By Luke Sumpter

Browse Deficiencies
Browse Deficiencies
Browse Deficiencies


Growing cannabis is a therapeutic act that takes quite a lot of attention to detail. One of the requirements to successfully grow a large cannabis crop of good quality is applying the right concentration of nutrients. If your plant begins to lack the required amount of nutrients during any point of the grow cycle, it may begin to exhibit symptoms of deficiency. If left untreated, these deficiencies may cause harm to the plant’s health and reduce yields.



One of the most important nutrients that your cannabis plants need is nitrogen. Nitrogen is vital for plant health because it is a major component of the green pigment found within plant leaves known as chlorophyll. Chlorophyll plays a crucial role in photosynthesis, the process by which plants convert sunlight into energy in order to survive. Nitrogen also serves as a major component of amino acids within plants, which are the building blocks of proteins. Nitrogen is also an important component of nucleic acids like DNA, which plants need in order to grow and reproduce.


It is quite clear to see how important nitrogen is to your cannabis plants and why a deficiency could be so damaging. Luckily, nitrogen deficiency is quite easy to detect if you know what to look for.

One of the key signs of nitrogen deficiency within your weed plants is yellowing leaves. The older and lower leaves on your plants will start to become yellow, wilt, and drop off. This is because the younger leaves higher up the plant will start to steal the nitrogen from these older leaves. The plant prioritises higher leaves as they receive the most light, contributing greatly toward photosynthesis.

This may not always be a concern. It is normal for these lower and older leaves to start becoming yellow and dropping off towards the end of the grow cycle as nitrogen is diverted toward the buds. It is time to worry when your plant’s leaves start to yellow and drop off rapidly during the vegetative phase. If this yellowing starts to move up the plant in a climbing manner, then a problem is most likely present.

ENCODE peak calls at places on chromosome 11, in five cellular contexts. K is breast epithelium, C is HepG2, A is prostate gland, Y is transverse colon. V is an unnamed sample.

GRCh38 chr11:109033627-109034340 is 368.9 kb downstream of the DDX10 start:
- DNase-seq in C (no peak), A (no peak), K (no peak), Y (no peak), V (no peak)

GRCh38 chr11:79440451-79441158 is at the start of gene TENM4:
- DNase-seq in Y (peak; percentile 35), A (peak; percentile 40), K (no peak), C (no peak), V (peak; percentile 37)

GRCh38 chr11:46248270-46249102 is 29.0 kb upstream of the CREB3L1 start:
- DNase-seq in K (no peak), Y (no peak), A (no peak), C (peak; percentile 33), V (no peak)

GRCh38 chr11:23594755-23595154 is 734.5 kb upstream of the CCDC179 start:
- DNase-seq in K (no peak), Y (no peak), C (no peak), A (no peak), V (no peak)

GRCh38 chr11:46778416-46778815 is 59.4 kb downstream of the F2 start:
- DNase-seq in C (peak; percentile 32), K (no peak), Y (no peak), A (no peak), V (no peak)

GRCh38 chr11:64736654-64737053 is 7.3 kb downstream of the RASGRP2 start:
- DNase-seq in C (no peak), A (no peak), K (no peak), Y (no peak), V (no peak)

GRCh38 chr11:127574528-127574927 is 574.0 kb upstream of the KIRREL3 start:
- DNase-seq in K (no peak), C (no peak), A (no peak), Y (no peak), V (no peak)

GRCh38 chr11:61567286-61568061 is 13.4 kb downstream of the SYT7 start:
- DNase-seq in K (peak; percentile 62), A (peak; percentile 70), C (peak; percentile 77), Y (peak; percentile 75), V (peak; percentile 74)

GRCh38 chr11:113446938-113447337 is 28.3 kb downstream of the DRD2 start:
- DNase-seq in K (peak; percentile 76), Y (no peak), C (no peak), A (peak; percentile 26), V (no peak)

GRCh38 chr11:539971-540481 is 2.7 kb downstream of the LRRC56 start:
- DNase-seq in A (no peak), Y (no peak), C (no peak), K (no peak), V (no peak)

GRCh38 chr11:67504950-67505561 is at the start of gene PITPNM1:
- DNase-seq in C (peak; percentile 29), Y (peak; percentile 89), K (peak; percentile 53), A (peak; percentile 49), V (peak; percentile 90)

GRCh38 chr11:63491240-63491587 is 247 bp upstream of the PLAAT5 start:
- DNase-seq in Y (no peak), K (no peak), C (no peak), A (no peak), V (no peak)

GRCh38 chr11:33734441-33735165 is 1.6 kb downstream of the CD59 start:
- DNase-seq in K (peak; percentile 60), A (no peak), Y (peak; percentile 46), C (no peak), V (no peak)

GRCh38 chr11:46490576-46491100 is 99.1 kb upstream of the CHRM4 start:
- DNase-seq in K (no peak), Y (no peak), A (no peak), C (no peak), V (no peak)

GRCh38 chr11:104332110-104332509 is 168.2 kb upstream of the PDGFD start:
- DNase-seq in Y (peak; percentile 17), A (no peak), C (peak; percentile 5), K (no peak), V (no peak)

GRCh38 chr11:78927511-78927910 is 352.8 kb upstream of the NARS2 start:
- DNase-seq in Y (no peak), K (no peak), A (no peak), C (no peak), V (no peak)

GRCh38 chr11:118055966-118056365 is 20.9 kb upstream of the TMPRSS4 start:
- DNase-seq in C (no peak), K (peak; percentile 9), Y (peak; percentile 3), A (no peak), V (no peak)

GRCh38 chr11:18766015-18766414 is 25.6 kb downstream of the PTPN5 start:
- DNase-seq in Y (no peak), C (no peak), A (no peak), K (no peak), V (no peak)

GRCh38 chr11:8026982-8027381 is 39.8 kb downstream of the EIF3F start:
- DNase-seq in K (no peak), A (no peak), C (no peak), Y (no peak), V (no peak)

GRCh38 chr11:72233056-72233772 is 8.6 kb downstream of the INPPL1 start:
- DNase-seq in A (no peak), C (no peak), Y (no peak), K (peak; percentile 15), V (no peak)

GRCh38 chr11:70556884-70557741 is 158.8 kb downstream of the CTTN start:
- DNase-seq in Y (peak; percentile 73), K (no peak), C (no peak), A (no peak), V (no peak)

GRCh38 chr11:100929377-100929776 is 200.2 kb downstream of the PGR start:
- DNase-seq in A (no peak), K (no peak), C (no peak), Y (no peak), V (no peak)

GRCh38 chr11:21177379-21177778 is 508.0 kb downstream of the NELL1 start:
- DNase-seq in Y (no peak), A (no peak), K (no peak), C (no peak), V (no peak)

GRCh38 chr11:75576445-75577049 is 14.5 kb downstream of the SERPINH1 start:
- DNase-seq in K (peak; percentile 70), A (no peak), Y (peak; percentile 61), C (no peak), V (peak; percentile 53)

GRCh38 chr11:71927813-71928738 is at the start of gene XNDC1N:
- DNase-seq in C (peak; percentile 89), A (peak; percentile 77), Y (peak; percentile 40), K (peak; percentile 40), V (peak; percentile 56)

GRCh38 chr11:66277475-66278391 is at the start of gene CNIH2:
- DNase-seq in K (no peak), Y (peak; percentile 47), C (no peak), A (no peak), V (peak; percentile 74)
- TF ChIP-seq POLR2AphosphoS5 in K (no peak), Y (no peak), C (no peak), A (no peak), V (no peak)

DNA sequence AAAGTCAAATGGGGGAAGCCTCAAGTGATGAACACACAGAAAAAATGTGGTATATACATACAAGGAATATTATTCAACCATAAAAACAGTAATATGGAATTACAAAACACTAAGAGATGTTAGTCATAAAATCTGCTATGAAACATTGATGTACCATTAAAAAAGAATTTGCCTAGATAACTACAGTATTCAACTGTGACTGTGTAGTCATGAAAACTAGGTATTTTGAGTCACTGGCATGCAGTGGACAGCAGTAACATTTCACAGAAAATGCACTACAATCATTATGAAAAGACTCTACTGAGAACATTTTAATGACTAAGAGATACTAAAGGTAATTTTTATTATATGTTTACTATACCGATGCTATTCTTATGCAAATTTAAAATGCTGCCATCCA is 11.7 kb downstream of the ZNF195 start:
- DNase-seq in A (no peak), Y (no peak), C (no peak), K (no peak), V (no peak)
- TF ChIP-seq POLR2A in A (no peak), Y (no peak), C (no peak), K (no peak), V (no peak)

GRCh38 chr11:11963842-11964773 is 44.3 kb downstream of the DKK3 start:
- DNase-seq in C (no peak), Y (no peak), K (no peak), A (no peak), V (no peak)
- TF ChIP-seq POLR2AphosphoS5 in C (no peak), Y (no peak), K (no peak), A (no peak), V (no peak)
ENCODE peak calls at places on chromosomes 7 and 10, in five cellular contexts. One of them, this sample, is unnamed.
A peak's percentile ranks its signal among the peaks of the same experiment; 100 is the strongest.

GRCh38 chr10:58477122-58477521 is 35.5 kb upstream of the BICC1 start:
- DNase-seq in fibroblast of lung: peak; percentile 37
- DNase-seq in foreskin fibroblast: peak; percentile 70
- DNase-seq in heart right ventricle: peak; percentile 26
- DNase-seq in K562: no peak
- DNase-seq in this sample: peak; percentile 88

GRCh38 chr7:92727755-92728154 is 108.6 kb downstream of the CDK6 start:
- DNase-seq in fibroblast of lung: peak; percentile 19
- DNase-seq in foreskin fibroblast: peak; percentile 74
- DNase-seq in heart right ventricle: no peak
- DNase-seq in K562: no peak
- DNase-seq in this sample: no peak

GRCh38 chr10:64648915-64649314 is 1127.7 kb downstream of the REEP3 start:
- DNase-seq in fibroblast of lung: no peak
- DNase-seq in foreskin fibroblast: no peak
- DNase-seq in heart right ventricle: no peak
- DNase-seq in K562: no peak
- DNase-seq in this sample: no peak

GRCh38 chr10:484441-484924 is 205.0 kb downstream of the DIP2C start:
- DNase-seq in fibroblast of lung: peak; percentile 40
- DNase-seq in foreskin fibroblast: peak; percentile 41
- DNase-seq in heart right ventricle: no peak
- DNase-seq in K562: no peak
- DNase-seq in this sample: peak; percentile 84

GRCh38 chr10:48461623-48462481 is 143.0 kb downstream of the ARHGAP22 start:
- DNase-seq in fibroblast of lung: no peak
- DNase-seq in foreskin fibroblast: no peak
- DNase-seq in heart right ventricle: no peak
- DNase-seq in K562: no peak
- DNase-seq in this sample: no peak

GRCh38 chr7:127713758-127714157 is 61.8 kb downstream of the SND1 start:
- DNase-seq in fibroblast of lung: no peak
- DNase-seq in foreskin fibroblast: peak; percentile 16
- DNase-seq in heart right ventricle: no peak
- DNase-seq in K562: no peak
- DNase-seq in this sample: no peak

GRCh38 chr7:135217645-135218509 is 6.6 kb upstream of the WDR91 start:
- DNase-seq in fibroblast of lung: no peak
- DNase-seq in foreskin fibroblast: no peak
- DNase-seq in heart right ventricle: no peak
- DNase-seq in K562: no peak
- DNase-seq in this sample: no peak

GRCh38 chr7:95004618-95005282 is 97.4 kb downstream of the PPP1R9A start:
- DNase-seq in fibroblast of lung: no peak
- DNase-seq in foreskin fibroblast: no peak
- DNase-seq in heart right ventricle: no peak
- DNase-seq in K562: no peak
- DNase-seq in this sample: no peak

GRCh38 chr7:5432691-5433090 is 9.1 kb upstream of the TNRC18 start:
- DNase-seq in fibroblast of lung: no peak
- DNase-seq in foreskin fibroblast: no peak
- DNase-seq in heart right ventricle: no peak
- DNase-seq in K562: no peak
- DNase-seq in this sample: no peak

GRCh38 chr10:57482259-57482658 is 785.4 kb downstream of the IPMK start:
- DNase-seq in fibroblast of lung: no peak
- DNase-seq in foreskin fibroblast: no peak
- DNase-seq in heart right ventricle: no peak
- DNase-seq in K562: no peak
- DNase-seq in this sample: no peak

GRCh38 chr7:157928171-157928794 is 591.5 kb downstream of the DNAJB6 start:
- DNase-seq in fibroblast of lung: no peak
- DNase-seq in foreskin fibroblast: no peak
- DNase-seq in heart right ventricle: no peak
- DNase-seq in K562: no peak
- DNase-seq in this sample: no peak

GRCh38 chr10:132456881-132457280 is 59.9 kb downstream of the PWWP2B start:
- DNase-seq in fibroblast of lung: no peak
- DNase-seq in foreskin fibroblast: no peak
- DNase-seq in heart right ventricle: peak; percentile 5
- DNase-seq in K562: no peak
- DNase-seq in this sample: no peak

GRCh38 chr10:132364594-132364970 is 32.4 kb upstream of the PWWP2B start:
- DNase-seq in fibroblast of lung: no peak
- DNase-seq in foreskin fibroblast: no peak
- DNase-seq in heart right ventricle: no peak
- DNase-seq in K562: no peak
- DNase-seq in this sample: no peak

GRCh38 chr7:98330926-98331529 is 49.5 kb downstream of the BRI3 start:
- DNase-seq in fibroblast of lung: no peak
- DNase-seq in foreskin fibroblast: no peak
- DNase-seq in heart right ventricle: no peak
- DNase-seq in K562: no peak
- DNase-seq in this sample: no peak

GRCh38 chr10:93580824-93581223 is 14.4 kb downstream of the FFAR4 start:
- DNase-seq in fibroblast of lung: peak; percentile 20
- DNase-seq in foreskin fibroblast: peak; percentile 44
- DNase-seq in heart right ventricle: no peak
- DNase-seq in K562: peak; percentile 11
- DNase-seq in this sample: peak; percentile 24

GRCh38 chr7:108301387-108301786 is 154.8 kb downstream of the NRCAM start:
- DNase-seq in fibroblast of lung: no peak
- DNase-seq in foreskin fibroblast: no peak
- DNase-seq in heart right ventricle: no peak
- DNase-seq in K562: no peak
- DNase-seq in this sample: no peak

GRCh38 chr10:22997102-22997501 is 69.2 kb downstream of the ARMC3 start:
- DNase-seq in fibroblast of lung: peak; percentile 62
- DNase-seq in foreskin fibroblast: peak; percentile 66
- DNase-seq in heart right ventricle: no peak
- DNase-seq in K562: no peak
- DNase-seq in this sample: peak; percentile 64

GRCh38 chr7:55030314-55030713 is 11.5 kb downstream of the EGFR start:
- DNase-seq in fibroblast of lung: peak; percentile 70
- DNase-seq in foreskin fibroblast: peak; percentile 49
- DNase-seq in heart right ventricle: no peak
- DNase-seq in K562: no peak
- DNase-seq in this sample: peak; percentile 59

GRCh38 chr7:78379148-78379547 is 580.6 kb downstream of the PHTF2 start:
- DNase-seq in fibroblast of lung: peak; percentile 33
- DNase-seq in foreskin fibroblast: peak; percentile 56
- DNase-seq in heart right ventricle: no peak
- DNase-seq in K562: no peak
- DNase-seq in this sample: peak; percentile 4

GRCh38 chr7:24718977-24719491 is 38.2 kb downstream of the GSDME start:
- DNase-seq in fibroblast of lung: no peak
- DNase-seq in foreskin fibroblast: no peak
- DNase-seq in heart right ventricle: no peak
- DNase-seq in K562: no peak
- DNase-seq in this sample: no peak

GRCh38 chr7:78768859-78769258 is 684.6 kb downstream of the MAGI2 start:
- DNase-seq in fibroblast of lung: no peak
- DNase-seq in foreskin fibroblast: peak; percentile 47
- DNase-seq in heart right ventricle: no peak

A solution to this problem is to provide your plants with a balanced nutrient product. There are many formulas available that provide an array of key nutrients to your plants, making sure that nitrogen levels are kept at a healthy level all the way through the vital vegetative phase.

Nitrogen deficiency table leaf


Some novice growers may be shaken at the sight of nitrogen deficiency symptoms, causing them to go overboard when adding nitrogen to their soil. However, be forewarned: the pendulum can swing the other way when it comes to nitrogen, with too much also causing a problem in plants.

When a grower accidentally puts far too much of the nutrient into their soil, it can cause the phenomena of nitrogen toxicity. During the vegetative phase of the grow cycle, it is rare that plants will develop nitrogen toxicity unless a huge amount is given to them. Nitrogen toxicity is more common during the flowering phase, as plants require lower levels of nitrogen at this point. Symptoms of toxicity can manifest in shiny leaves, much darker green leaves, weak stems on plants, much slower overall growth and clawing of leaves. Clawing is a typical occurrence that involves the tip of leaves losing vigour and folding downwards, resulting in a claw-like appearance.

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